Got a brain? Then you can make music!
At the UK Aldeburgh Festival, set for June 13-29, Norwegian composer Rolf Wallin is going to be demonstrating the latest brain music action.
This isn’t like controlling modular synthesizers with mind bullets, though.
According to the Telegraph, you simply “let a skilled assistant fasten electrodes to your head, relax and enjoy a short film specially designed to stimulate your brain activity. A computer converts your brainwaves into your own very own music […] The music is performed real-time on a self-playing piano, and you can purchase a CD of your work to take away.”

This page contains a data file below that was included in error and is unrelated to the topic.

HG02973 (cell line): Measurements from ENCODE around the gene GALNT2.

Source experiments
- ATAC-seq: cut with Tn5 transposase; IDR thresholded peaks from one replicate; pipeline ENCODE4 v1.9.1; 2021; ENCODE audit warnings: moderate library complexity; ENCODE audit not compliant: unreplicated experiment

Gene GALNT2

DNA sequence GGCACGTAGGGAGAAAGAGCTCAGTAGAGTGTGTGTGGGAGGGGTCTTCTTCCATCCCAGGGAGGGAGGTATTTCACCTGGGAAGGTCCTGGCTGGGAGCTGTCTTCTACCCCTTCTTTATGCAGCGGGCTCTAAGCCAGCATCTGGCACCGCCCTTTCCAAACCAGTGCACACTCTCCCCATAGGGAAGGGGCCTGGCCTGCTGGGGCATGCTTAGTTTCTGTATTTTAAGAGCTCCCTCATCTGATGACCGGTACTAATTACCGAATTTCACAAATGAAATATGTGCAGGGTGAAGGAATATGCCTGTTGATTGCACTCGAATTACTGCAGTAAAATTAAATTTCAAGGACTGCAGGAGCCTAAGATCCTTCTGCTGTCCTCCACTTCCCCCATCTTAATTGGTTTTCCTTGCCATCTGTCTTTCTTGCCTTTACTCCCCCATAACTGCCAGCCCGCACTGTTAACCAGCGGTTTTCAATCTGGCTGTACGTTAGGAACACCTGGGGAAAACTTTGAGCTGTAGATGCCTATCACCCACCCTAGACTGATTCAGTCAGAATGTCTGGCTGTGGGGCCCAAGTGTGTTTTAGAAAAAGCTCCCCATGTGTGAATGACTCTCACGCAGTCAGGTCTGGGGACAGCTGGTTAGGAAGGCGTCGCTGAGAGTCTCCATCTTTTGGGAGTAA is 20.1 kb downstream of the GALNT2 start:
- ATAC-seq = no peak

If that’s not enough brain music for you, the winning entry for the recent PRS New Music Award may interest you.
The Fragmented Orchestra is a music installation that aims to let us hear the human brain at work.
Digital “neuron units” will gather and process the sounds of 24 locations round the UK, ranging from a cathedral to a school playground to a dairy farm. These units will link together into a kind of virtual brain, processing the sounds and feeding the results out at the locations themselves and at FACT, Liverpool.